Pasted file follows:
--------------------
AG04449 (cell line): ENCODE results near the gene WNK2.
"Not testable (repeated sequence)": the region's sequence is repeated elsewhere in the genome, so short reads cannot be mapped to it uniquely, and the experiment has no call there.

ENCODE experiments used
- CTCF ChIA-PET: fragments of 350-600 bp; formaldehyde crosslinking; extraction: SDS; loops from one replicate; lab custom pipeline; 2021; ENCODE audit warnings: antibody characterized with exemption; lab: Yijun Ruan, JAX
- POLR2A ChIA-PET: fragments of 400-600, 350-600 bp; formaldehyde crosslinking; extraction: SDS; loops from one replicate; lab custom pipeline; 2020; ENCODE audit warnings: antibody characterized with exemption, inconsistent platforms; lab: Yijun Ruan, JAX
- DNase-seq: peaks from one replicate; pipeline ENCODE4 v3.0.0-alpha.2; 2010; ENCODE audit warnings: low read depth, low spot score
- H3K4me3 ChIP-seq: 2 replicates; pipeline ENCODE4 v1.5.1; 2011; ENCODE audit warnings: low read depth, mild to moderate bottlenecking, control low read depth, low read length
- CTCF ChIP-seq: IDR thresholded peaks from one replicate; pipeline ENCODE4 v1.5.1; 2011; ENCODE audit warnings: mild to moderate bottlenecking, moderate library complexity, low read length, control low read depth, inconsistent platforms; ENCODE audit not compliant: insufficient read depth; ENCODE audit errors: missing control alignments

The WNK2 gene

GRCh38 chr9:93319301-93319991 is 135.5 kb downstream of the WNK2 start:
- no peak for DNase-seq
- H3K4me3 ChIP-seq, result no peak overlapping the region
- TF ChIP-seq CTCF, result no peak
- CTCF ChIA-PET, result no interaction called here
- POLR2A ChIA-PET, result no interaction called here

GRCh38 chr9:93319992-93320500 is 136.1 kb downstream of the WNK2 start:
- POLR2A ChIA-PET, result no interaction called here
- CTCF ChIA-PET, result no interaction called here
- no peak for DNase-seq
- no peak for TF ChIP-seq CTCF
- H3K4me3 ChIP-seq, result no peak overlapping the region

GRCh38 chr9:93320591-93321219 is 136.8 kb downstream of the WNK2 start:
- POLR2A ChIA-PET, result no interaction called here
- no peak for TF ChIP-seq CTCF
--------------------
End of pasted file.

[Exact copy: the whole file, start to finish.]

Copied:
AG04449 (cell line): ENCODE results near the gene WNK2.
"Not testable (repeated sequence)": the region's sequence is repeated elsewhere in the genome, so short reads cannot be mapped to it uniquely, and the experiment has no call there.

ENCODE experiments used
- CTCF ChIA-PET: fragments of 350-600 bp; formaldehyde crosslinking; extraction: SDS; loops from one replicate; lab custom pipeline; 2021; ENCODE audit warnings: antibody characterized with exemption; lab: Yijun Ruan, JAX
- POLR2A ChIA-PET: fragments of 400-600, 350-600 bp; formaldehyde crosslinking; extraction: SDS; loops from one replicate; lab custom pipeline; 2020; ENCODE audit warnings: antibody characterized with exemption, inconsistent platforms; lab: Yijun Ruan, JAX
- DNase-seq: peaks from one replicate; pipeline ENCODE4 v3.0.0-alpha.2; 2010; ENCODE audit warnings: low read depth, low spot score
- H3K4me3 ChIP-seq: 2 replicates; pipeline ENCODE4 v1.5.1; 2011; ENCODE audit warnings: low read depth, mild to moderate bottlenecking, control low read depth, low read length
- CTCF ChIP-seq: IDR thresholded peaks from one replicate; pipeline ENCODE4 v1.5.1; 2011; ENCODE audit warnings: mild to moderate bottlenecking, moderate library complexity, low read length, control low read depth, inconsistent platforms; ENCODE audit not compliant: insufficient read depth; ENCODE audit errors: missing control alignments

The WNK2 gene

GRCh38 chr9:93319301-93319991 is 135.5 kb downstream of the WNK2 start:
- no peak for DNase-seq
- H3K4me3 ChIP-seq, result no peak overlapping the region
- TF ChIP-seq CTCF, result no peak
- CTCF ChIA-PET, result no interaction called here
- POLR2A ChIA-PET, result no interaction called here

GRCh38 chr9:93319992-93320500 is 136.1 kb downstream of the WNK2 start:
- POLR2A ChIA-PET, result no interaction called here
- CTCF ChIA-PET, result no interaction called here
- no peak for DNase-seq
- no peak for TF ChIP-seq CTCF
- H3K4me3 ChIP-seq, result no peak overlapping the region

GRCh38 chr9:93320591-93321219 is 136.8 kb downstream of the WNK2 start:
- POLR2A ChIA-PET, result no interaction called here
- no peak for TF ChIP-seq CTCF